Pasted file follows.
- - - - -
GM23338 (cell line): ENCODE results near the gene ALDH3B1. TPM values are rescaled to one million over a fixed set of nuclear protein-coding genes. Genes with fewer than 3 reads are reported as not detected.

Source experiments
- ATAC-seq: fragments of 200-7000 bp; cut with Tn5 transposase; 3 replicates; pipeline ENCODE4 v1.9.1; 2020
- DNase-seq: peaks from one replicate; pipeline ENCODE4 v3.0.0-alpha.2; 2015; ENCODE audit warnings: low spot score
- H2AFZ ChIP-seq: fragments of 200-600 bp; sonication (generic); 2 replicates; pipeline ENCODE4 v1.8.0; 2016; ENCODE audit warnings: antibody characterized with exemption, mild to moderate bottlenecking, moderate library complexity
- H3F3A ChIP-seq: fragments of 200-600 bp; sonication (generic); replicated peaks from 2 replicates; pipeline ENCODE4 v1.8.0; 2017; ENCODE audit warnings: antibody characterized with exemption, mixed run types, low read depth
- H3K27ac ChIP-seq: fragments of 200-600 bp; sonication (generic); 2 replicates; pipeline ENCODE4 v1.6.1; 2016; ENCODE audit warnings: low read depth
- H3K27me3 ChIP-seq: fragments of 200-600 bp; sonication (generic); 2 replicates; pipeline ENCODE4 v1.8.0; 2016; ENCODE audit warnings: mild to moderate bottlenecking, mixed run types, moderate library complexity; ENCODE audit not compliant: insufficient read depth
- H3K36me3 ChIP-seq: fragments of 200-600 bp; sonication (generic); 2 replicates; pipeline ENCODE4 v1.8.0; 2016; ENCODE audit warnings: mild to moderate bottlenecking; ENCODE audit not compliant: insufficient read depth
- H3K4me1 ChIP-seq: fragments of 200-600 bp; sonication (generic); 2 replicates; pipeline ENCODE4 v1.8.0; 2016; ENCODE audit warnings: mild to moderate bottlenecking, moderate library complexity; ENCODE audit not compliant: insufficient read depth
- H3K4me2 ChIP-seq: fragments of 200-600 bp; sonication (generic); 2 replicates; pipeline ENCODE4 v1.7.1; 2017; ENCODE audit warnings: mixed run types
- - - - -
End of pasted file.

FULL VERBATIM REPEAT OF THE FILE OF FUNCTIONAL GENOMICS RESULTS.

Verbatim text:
GM23338 (cell line): ENCODE results near the gene ALDH3B1. TPM values are rescaled to one million over a fixed set of nuclear protein-coding genes. Genes with fewer than 3 reads are reported as not detected.

Source experiments
- ATAC-seq: fragments of 200-7000 bp; cut with Tn5 transposase; 3 replicates; pipeline ENCODE4 v1.9.1; 2020
- DNase-seq: peaks from one replicate; pipeline ENCODE4 v3.0.0-alpha.2; 2015; ENCODE audit warnings: low spot score
- H2AFZ ChIP-seq: fragments of 200-600 bp; sonication (generic); 2 replicates; pipeline ENCODE4 v1.8.0; 2016; ENCODE audit warnings: antibody characterized with exemption, mild to moderate bottlenecking, moderate library complexity
- H3F3A ChIP-seq: fragments of 200-600 bp; sonication (generic); replicated peaks from 2 replicates; pipeline ENCODE4 v1.8.0; 2017; ENCODE audit warnings: antibody characterized with exemption, mixed run types, low read depth
- H3K27ac ChIP-seq: fragments of 200-600 bp; sonication (generic); 2 replicates; pipeline ENCODE4 v1.6.1; 2016; ENCODE audit warnings: low read depth
- H3K27me3 ChIP-seq: fragments of 200-600 bp; sonication (generic); 2 replicates; pipeline ENCODE4 v1.8.0; 2016; ENCODE audit warnings: mild to moderate bottlenecking, mixed run types, moderate library complexity; ENCODE audit not compliant: insufficient read depth
- H3K36me3 ChIP-seq: fragments of 200-600 bp; sonication (generic); 2 replicates; pipeline ENCODE4 v1.8.0; 2016; ENCODE audit warnings: mild to moderate bottlenecking; ENCODE audit not compliant: insufficient read depth
- H3K4me1 ChIP-seq: fragments of 200-600 bp; sonication (generic); 2 replicates; pipeline ENCODE4 v1.8.0; 2016; ENCODE audit warnings: mild to moderate bottlenecking, moderate library complexity; ENCODE audit not compliant: insufficient read depth
- H3K4me2 ChIP-seq: fragments of 200-600 bp; sonication (generic); 2 replicates; pipeline ENCODE4 v1.7.1; 2017; ENCODE audit warnings: mixed run types